Sandwich. Fruit. Carb-heavy snack. Juice box. As a parent, prepping your child’s school lunch is an important task every morning. You make sure everything you put into that lunchbox will get them through the day feeling alert and satisfied. They rely on you for dietary guidance, after all.

Leeza Pearson always made sure her daughter Natalee arrived to school with a well-balanced meal every day. One afternoon, however, she picked her daughter up only to find out she didn’t finish her lunch, and the reason had Leeza irate.

Leeza Pearson and her husband lived in Aurora, Colorado, with their adorable daughter Natalee. Like any mother, Leeza wanted Natalee to have the best upbringing possible, and that’s why they settled on quaint Aurora to live.

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Four-year-old Natalee loved her life in Aurora. It wasn’t full of the hustle and bustle of big cities. Aurora was the kind of place her parents could take her to parks on weekends and soak up the lush Colorado scenery.

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Leeza and her daughter were especially close. The young mother worked as hard as she could to give Natalee the best opportunities possible, and that was why she enrolled her in Aurora’s Children’s Academy.

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The city’s Children’s Academy was a highly competitive academic program, but Natalee was talented enough to land a spot. Although this meant Leeza needed to keep a closer eye on her daughter’s work, she was too proud to mind.

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Because Natalee was still only four, it was required that all students brought their own lunches from home. Leeza packed Natalee a well-balanced meal each morning and made sure to include her favorite snack.

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Oreos! The young girl loved indulging in the chocolate cookies after she finished her sandwich. For many weeks, Leeza packed this specific dessert, but something happened one afternoon that made her question the usual morning routine.

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She picked up Natalee after school, and she could immediately tell something was wrong with her daughter. The young girl seemed irritable and was staying unusually quiet on the ride home.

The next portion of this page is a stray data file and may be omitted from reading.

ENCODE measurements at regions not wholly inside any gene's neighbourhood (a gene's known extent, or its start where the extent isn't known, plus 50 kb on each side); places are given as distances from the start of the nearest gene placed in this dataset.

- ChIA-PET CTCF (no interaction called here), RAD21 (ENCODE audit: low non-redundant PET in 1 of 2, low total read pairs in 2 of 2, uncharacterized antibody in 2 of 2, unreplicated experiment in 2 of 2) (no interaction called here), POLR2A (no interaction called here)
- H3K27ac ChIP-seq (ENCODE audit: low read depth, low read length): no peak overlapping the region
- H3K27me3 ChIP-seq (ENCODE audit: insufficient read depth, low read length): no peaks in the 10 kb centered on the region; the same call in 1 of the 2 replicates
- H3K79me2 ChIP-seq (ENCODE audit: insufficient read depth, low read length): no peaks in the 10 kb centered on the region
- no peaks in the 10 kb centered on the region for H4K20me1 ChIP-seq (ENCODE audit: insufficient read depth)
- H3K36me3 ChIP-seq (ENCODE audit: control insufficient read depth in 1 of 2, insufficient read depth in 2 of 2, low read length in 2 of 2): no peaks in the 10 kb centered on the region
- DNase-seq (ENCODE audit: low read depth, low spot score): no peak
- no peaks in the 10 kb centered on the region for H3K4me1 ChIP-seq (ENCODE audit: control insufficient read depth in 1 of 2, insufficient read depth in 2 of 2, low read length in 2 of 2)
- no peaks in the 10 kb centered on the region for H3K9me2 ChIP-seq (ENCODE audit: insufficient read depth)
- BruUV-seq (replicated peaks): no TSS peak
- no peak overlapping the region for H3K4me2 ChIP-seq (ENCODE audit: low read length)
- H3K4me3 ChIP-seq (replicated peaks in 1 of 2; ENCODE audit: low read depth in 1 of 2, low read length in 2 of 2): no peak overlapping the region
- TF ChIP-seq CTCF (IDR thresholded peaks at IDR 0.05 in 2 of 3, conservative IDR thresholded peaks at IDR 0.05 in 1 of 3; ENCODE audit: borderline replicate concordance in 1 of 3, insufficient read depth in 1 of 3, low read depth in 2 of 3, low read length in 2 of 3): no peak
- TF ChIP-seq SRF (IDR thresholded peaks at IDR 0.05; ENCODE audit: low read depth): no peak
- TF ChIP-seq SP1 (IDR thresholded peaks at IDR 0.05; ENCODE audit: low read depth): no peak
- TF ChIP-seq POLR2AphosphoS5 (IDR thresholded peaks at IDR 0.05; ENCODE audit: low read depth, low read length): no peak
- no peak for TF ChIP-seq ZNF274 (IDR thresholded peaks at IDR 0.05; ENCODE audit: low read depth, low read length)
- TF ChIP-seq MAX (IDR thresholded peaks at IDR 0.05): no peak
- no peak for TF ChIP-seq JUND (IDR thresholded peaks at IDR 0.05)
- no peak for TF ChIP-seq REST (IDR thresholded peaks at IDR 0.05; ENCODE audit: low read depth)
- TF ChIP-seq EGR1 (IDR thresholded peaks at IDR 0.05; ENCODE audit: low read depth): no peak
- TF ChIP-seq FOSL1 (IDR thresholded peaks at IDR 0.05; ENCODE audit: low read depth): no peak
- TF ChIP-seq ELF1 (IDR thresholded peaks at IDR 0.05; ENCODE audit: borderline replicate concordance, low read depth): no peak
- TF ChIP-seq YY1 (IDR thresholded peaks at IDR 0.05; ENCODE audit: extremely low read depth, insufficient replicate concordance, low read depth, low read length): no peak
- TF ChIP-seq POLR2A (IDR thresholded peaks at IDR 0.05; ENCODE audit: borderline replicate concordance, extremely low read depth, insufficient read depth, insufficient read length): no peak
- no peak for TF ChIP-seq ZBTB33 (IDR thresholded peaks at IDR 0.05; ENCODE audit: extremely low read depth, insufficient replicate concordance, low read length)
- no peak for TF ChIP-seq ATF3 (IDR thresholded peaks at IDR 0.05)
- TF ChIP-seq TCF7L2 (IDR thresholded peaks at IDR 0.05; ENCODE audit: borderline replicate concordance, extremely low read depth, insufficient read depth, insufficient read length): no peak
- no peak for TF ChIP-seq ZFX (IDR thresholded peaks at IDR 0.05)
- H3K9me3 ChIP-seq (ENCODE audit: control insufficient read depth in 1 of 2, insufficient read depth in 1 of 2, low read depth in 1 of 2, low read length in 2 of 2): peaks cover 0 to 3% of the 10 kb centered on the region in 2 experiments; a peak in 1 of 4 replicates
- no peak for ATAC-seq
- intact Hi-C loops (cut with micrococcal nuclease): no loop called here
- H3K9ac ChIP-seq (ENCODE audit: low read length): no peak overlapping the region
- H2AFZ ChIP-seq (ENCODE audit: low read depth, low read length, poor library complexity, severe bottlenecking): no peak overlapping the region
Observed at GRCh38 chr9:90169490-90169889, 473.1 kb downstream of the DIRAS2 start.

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After some parental interrogation tactics, Leeza figured out her daughter hadn’t eaten much at lunch that day, hence the crankiness. When she asked why, Natalee showed her mom a note one of the teachers left inside her lunchbox.

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Leeza was completely baffled — and offended — at the typed note someone left with her daughter. It basically said sugary treats were not allowed in the cafeteria due to the school trying to adhere to policies regarding healthy diets.

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This did not sit right with Leeza. How dare the school tell her what she could and could not feed her daughter for lunch! She wasn’t feeding Natalee poison; they were cookies for crying out loud!

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Leeza could somewhat understand if Natalee was obese; no parent wants to keep enabling a dangerously unhealthy diet. But, Natalee was skinny and active. Plus, it’s not like school-provided lunches had a great reputation, either.

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When you think of a cafeteria lunch, it’s not like the healthiest parts of the Food Pyramid float though your imagination. It’s usually fried and greasy food that’s easy to mass produce. But, clearly schools were changing.

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With all the science behind the importance of a balanced and nutrient-filled diet, schools were doing away with the saturated fat and implementing leafy greens. Experts weighed in with some interesting takes.

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An NYU Professor of Economics and Education Policy even weighed in on the importance of a healthy diet: “Students who eat regular, healthy meals are less likely to be tired and are more attentive in class.” Leeza felt parent-shamed.

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Leeza said, “I think it is definitely over the top, especially because they told her she can’t eat what is in her lunch. They should have at least allowed to eat her food and then contacted me.”

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Leeza realized on that particular day she actually forgot to pack a fruit or veggie with the lunch, so to the school workers, it came across as harmful negligence. However, Natalee should not have been punished for the error.

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Leeza immediately snapped a photo of the note and posted it to social media. Nearly the entire community rallied around the shamed mother, agreeing the school’s secondhand parenting was completely out of line.

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The mom took the letter as a way to beat around the bush and discipline Natalee. She heard the message loud and clear, but she knew the school went about informing her of their policy irresponsibly.